Corporate leaders are facing intense pressure to balance between attaining the bottom line, attracting and retaining talent. Employees are increasingly seeking workplaces where they feel treated as partners and cared for.
Job-hopping both at the executive and lower levels is a nightmare for company executives and human resource directors. Perks are no longer an assurance of retaining talent.
Employees are increasingly expressing concerns about toxic workplaces, working under extreme pressures without expressing care for their well-being. There is a notable increase and concern about mental health arising from the workplace.
Some of these challenges stem from business performance demands in a highly competitive and volatile environment, a changing workforce spanning almost five generations—baby boomers, Gen X, Y, millennials and Gen Z. Each comes with a value system and expectations.
Chief executives and managers, therefore, need a turnaround in their leadership styles.
As a coach, I find some leaders fixed on old-fashioned management styles, which clash with evolving approaches of creating team synergy and ensuring the personal growth of employees.
For instance, managers were previously concerned about monitoring performance, while focus now is on how to get people to achieve results and reward the results.
To thrive in the modern and future workplace, a leader must focus on employees’ needs, besides the shareholders. This means responding to their needs and providing the skills and resources necessary to achieve results.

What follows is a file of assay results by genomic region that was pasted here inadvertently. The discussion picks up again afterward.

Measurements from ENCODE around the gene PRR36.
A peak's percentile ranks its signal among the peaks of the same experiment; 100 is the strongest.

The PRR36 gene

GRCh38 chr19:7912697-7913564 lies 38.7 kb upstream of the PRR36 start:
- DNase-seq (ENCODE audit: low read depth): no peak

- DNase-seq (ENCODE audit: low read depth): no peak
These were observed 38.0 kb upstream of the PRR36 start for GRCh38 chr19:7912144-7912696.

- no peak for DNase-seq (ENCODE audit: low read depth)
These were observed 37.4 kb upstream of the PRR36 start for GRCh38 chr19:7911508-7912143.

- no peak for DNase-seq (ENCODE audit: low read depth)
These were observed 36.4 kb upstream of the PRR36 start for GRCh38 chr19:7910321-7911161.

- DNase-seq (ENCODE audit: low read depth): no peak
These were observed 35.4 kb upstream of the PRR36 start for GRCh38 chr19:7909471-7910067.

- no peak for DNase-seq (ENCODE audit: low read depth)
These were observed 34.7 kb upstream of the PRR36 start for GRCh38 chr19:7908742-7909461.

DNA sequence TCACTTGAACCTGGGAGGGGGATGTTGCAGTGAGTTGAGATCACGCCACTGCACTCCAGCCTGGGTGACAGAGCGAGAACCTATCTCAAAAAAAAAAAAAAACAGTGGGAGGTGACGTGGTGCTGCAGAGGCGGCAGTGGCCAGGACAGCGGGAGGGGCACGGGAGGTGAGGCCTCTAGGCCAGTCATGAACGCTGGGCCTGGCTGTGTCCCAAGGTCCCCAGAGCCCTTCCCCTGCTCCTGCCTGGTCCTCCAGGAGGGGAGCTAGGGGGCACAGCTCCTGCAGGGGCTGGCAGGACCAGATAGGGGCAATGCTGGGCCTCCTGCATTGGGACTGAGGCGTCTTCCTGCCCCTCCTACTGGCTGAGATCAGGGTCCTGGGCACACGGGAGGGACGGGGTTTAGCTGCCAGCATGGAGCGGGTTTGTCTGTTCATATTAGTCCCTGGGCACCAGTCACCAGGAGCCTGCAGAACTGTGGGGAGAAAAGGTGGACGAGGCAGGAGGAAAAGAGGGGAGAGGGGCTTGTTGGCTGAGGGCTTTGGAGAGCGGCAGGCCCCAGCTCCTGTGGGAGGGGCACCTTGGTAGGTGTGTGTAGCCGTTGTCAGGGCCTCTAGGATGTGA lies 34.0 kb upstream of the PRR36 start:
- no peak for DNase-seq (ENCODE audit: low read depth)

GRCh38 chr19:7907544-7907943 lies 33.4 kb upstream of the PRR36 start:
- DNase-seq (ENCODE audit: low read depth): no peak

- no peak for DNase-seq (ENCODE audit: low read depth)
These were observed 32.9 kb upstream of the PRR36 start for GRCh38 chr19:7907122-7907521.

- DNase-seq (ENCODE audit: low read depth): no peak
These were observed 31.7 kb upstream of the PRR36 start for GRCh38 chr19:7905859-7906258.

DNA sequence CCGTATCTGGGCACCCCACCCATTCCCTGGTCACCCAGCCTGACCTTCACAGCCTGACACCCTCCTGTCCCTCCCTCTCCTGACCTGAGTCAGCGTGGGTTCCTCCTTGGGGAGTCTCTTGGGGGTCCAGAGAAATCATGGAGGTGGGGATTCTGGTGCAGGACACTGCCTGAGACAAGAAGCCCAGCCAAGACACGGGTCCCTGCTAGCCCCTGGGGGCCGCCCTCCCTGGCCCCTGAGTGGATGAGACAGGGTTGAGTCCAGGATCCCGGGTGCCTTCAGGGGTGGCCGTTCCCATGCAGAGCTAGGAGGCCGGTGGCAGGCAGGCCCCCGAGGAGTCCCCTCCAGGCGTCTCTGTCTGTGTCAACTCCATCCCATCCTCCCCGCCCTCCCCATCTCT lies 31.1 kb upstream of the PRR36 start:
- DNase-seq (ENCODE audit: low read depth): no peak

A McKinsey survey indicated that 85 percent of employees considered their relationships with management as the most important workplace factor in their employment.
What do leaders need to do to make employees stay and feel loved?
First, build trust, champion diversity, equality, and inclusion, and be examples of integrity.
Second, employees are seeking leaders who inspire them to grow by creating a continuous learning culture, who are open to change and can provide opportunities and challenges.
A leader must understand the business and its technical operations, the people, mix with the people at all levels, and break the ceilings of ‘us versus them.’
Third, leaders must broaden their knowledge, by not over-specialising.
Fourth, as employees look for love, a leader should show love by responding to the employees' wellbeing, and demonstrates care for their personal growth and career.
A leader should not be afraid to love and should be fun-loving. A coffee, random getaway lunch, or hike can be achieved at minimal cost with huge value additions.
Fifth, a leader must also balance between being 'nice' and getting results by clearly communicating the business mission, values and expectations with measurable performance indicators, having a recognition and reward system, and providing support to close performance gaps.
Sixth, the success of future leaders will be pegged on how they combine business and soft skills. Business skills cover operations, technology, innovation, digital space, operations, and financial prudence, among others. Soft skills like listening, psychology of success, self-care, coaching, empathy and compassion are also instrumental.
As a leader, one must reinvent themselves, re-skill, and upskill to survive the onslaught of leadership in the coming decade.
Mr Muya is a human resources strategist and executive leadership coach